Tag: rare books

A Descriptive Bibliography: Panorganon, Or A Universal Instrument

A descriptive bibliography of William Leybourn’s 1672 book Panorganon; Or A Universal Instrument. Evaluating the book’s physical makeup, creators, condition, and history.

Issues in Cataloging Rare Books

Rare book cataloging backlogs create an uneven level of access. I argue it causes problems for physical and digitized collections. Past literature and methods developed to reduce the backlog are discussed.

Bibliographic Research: History & Books

Bibliographic research of “A second voyage round the world, in the years 1772, 1773, 1774, 1775. By James Cook, esq., commander of His Majesty’s bark the Resolution… Drawn up from authentic papers …” The project demonstrates description, analysis and in-depth research required of rare book bibliographers.

Precious Little Things: Miniatures at the Metropolitan Museum of Art

Research project and exhibition catalog utilizing collections at the Metropolitan Museum of Art. 12 objects selected (including 2 rare books!) from different departments, miniatures as precious objects researched and explained, a catalog designed in InDesign, end product: digital book. Cited 175 annotated references, included descriptions for 17 items.

Book Evaluation: Descriptive Bibliography, The Hermit (1727)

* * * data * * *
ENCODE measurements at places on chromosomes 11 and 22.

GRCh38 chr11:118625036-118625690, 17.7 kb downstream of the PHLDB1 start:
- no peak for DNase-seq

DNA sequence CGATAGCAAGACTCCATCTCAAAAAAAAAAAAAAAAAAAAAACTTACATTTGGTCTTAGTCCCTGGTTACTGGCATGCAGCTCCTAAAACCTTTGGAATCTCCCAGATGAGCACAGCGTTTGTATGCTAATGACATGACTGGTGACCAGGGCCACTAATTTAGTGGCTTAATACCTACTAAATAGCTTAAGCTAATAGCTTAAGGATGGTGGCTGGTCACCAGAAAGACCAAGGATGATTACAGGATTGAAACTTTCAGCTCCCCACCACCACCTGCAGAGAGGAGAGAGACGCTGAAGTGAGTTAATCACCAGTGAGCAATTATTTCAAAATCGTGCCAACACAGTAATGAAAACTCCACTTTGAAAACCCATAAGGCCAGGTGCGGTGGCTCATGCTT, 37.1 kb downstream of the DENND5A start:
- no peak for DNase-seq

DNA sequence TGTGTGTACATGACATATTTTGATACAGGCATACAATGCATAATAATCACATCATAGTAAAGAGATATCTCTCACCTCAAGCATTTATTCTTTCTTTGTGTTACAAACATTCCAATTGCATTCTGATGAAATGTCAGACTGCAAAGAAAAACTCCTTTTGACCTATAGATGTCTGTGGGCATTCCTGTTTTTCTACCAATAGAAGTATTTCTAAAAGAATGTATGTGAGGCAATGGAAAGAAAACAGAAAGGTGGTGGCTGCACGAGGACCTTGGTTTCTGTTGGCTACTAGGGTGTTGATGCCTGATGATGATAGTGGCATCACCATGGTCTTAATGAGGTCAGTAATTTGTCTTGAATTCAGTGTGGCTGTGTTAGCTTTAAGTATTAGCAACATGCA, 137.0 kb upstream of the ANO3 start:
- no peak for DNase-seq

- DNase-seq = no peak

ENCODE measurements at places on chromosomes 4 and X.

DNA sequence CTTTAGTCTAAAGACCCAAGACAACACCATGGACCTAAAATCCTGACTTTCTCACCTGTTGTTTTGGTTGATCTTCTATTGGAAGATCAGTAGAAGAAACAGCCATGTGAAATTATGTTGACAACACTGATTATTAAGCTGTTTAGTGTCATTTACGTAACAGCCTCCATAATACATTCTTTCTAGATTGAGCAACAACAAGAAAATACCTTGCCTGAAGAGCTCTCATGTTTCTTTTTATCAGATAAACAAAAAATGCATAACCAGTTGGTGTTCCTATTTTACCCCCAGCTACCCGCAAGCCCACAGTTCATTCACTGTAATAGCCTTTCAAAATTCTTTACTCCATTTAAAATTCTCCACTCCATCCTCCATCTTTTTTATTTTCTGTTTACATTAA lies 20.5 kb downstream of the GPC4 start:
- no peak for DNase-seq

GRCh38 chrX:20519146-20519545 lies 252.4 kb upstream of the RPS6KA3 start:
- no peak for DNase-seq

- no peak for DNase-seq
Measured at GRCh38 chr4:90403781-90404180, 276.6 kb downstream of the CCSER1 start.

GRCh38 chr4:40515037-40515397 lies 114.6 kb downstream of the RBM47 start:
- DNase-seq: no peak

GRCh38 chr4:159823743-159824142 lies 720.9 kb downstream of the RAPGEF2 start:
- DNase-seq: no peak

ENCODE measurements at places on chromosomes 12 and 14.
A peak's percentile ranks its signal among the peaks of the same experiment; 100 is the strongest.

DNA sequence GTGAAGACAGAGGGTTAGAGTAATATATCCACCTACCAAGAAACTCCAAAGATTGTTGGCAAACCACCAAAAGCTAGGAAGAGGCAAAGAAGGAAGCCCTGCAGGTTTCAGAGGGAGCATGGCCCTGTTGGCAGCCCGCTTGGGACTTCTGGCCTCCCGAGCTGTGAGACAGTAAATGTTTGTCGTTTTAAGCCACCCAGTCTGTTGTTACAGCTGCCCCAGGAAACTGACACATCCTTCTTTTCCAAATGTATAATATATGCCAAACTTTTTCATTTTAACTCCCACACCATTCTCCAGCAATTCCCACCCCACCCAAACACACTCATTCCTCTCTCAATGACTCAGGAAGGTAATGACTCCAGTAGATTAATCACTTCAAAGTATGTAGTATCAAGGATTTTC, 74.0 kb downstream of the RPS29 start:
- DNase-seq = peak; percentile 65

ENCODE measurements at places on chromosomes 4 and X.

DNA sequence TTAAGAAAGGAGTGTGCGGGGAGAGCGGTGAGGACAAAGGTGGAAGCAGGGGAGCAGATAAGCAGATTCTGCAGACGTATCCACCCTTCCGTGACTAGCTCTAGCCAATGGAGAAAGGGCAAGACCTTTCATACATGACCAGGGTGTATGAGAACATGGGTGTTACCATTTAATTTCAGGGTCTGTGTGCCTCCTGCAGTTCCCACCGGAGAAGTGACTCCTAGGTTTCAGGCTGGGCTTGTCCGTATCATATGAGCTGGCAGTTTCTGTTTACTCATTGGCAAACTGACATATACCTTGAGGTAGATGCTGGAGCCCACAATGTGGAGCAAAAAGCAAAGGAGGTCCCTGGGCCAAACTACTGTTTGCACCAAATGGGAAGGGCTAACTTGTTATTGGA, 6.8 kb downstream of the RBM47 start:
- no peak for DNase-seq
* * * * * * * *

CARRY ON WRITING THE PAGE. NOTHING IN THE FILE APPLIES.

The first English-language Robinsonade to achieve sales of any note, the Hermit (attributed to Peter Longueville, 1727), is explored in detail in this descriptive bibliographical report. A keystone of LIS practice in rare books, descriptive bibliography is, as Terry Belanger notes, “indispensable” (1977). The report will be presented in poster format, with high-resolution color illustrations.

Digital Exhibition of Armenian Books

My project is a short Google Presentation of a digital exhibition I created showcasing Armenian books, both manuscript and printed, found in special collections in New York City….

Linked Incunables

Linked Incunables is a scholarly tool that provides geospatial referencing for works from the incunabular period (ca. 1455-1501) of early European printing by converting catalog information from the New York Public Library’s Rare Book Division into linked data format.